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Internet connected cars increasingly vulnerable to hacking attacks

Priority Level: 
Moderate
21 March 2016

Consumers should be aware that newer motor vehicles may be vulnerable to remote attacks by criminals, according to a public service announcement issued last week in the United States.

These vehicles typically feature connected technologies designed to improve safety, fuel economy and convenience, and may incorporate 'aftermarket' devices to monitor car performance. However, this increased connectivity may present new opportunities for criminals to access sensitive data and systems.

The US Federal Bureau of Investigation, the Department of Transportation and the National Highway Traffic Safety Administration warned that consumers should take 'appropriate steps' to 'minimise the risk' of criminals gaining access to vehicle systems to retrieve data or manipulate vehicle functionality.

The move follows a voluntary safety recall in the US in 2015 of 1.4 million Fiat Chrysler automobiles to apply security measures after security researchers reportedly found a vulnerability that allowed them to access the cars' internal systems.

In 2014, Queensland University of Technology Professor Andry Rakotonirainy warned of the risk of hacking of autonomous, or self-driving, and internet connected cars. 'The security protection on cars is virtually non-existent, it is at a level of protection that a desktop computer system had in the 1980s, the basic security requirements such as authentication, confidentiality and integrity are not strong,' he said.

According to the US agencies, criminals may attack vehicle systems through vulnerabilities in wireless communications systems, mobile devices such as mobile phones connected to a vehicle through USB, Bluetooth or WiFi, or within a third-party device connected through a vehicle's diagnostic port.

Electronic control units that manage functions including steering, braking and acceleration, plus vehicle components with wireless capability, such as tyre pressure monitors, ignition control and entertainment systems, are among the systems potentially accessible to attackers.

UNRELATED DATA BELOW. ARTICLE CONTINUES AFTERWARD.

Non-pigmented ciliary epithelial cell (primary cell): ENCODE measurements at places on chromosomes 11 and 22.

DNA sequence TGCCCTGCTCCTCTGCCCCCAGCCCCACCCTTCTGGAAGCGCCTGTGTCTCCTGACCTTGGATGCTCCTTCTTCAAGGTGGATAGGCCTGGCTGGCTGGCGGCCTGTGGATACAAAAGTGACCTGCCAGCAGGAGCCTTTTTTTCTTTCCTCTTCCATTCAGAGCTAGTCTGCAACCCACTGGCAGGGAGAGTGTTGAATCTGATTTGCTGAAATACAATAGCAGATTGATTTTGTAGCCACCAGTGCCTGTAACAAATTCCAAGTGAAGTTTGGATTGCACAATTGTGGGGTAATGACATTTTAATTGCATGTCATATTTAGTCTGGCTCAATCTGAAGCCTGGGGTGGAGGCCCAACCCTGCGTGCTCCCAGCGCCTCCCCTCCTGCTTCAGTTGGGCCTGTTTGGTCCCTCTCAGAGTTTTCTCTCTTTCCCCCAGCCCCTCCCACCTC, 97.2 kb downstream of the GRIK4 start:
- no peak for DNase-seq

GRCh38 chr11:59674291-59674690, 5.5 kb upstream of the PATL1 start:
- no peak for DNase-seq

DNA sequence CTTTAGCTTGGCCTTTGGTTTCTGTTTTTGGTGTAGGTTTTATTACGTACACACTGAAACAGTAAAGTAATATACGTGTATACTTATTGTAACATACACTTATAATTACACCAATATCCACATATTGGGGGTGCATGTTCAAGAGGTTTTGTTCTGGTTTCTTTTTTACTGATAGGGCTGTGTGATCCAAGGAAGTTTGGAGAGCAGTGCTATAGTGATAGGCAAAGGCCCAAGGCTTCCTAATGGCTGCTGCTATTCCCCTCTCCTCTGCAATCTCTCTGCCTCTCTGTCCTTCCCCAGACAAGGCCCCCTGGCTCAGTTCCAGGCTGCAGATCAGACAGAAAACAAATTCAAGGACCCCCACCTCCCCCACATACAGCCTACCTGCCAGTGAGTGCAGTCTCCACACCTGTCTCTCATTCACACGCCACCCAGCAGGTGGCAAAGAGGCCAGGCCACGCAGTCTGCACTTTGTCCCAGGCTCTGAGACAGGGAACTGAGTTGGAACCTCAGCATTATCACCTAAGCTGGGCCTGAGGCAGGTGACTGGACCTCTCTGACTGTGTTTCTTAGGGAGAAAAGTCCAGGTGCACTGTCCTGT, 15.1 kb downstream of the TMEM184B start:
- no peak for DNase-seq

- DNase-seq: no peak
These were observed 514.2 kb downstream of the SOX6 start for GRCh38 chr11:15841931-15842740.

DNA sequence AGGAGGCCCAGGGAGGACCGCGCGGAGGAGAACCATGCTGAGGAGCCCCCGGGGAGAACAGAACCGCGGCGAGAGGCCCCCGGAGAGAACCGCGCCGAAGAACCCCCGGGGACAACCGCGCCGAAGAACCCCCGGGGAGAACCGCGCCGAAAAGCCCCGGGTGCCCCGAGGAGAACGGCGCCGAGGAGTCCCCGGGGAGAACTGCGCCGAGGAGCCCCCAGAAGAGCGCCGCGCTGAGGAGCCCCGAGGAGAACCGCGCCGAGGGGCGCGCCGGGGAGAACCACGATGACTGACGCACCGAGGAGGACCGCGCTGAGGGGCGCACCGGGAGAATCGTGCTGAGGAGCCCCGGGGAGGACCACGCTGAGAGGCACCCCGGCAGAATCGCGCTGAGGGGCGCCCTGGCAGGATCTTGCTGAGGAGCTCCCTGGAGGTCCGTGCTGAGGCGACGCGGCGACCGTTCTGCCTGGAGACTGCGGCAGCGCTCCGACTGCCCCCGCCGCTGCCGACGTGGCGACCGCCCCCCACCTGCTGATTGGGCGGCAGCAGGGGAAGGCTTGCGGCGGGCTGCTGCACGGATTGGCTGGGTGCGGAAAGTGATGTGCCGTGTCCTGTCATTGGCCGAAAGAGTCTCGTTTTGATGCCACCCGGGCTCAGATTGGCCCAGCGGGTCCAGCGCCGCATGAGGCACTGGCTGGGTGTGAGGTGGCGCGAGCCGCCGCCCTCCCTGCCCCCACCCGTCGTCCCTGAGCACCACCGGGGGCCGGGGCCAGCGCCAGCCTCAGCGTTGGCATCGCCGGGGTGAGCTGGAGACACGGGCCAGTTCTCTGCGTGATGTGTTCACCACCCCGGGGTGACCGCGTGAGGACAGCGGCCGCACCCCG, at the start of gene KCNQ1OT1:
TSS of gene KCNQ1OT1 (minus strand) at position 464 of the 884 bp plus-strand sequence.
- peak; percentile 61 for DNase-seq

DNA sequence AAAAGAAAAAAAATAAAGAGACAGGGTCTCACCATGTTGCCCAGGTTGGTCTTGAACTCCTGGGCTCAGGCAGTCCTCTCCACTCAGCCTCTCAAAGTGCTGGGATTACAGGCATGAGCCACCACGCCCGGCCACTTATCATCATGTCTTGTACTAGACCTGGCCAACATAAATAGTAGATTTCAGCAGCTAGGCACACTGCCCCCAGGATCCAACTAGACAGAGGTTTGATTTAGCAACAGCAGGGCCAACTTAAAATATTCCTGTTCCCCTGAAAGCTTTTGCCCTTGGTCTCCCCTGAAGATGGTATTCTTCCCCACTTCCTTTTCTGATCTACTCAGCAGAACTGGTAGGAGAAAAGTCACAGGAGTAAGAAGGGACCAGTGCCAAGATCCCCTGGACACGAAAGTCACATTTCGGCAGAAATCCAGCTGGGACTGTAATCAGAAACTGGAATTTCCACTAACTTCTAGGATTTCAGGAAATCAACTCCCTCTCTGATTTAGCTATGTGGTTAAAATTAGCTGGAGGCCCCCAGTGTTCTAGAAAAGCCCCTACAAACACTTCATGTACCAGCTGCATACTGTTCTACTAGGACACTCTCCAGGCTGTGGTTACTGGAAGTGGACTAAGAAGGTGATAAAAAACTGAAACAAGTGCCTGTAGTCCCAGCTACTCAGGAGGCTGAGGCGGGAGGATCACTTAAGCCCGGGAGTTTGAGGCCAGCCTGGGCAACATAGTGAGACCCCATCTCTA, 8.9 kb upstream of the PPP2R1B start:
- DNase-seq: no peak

Staying safe

The announcement advises consumers to remain aware of the latest recalls and updates involving their motor vehicles (including any actions undertaken in response to security problems). Motor vehicle manufacturers also typically notify vehicle owners of issues and remedies.

Consumers should also ensure their vehicle software is up to date, including verifying the authenticity of update notifications from vehicle manufacturers.

'As a note of caution, if manufacturers regularly make software updates for vehicles available online, it is possible that criminals may exploit this delivery method,' the announcement advises. 'A criminal could send socially engineered e-mail messages to vehicle owners who are looking to obtain legitimate software updates. Instead, the recipients could be tricked into clicking links to malicious websites or opening attachments containing malicious software.'

Owners should also be aware that making unauthorised modifications to vehicle software can introduce vulnerabilities that can be exploited by an attacker, the advisory warns. They should also maintain awareness and exercise discretion with connecting third-party devices to their vehicles. Further, they should be aware of the people who have physical access to their vehicles.

Stay Smart Online recommends owners of modern motor vehicles in Australia follow this advice and contact your car dealer or manufacturer with any questions or concerns.

More information

The MyNRMA service has an article about how hackers can track down and control a car.

More information about online safety is available on the Stay Smart Online website.

The information provided here is of a general nature. Everyone's circumstances are different. If you require specific advice you should contact your local technical support provider.